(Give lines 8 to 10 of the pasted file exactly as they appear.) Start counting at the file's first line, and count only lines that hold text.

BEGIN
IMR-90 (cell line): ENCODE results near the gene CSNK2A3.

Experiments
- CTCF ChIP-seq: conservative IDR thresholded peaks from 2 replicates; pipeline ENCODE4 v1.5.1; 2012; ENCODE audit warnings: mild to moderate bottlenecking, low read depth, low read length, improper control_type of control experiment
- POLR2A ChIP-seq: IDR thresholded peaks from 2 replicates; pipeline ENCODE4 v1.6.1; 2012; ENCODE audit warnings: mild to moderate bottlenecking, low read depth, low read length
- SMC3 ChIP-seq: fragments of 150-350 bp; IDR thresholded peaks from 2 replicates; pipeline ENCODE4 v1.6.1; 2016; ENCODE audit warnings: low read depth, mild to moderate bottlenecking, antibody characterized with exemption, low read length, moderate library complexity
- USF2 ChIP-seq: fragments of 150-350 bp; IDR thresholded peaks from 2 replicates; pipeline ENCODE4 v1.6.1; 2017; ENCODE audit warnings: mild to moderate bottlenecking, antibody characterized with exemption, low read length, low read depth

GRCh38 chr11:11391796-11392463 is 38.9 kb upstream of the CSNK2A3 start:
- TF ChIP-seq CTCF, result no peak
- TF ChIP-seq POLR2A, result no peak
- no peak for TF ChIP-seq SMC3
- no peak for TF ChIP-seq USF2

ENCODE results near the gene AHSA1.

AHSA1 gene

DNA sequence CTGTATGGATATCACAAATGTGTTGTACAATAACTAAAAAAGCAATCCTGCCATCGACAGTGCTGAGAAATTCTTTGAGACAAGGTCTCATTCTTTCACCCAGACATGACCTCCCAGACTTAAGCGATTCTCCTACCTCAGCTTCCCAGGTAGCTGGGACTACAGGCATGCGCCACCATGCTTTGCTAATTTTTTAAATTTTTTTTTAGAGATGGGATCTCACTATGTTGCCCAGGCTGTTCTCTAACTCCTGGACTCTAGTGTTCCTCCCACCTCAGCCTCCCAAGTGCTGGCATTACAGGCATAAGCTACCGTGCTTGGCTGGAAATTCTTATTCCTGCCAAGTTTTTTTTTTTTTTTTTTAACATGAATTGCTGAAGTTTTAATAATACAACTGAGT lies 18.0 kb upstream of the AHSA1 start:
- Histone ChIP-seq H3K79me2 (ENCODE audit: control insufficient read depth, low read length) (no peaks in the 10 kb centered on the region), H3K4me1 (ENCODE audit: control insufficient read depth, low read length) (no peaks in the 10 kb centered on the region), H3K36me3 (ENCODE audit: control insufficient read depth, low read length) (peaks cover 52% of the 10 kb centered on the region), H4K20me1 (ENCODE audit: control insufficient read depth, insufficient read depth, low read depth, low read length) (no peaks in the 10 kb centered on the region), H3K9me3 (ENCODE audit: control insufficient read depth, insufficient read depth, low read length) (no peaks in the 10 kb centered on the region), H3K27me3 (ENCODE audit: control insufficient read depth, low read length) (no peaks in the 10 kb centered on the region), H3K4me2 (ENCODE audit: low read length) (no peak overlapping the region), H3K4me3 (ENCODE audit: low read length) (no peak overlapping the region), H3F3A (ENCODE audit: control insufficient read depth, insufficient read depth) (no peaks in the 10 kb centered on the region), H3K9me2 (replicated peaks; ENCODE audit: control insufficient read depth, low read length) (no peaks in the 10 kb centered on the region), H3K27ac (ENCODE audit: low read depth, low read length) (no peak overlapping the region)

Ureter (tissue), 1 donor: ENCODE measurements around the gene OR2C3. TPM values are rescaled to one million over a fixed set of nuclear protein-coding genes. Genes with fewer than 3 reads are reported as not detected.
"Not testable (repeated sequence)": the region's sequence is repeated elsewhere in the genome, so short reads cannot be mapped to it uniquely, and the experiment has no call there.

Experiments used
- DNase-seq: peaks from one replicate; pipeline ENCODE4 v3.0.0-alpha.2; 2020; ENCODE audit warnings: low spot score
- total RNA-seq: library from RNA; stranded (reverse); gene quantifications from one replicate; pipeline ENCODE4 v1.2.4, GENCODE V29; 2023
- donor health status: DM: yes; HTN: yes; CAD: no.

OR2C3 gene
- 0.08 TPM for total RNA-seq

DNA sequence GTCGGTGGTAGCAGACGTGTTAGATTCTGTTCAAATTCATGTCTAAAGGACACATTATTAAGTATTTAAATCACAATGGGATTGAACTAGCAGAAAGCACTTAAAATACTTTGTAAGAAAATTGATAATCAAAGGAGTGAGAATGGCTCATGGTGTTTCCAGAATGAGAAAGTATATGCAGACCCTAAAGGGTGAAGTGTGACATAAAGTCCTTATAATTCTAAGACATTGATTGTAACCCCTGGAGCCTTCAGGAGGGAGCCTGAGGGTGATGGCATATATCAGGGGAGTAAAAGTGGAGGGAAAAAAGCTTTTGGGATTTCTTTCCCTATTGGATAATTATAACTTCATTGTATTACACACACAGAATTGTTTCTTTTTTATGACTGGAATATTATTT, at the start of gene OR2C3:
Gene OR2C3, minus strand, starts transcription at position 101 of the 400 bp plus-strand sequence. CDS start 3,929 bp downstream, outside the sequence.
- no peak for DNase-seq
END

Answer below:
- TF ChIP-seq CTCF, result no peak
- TF ChIP-seq POLR2A, result no peak
- no peak for TF ChIP-seq SMC3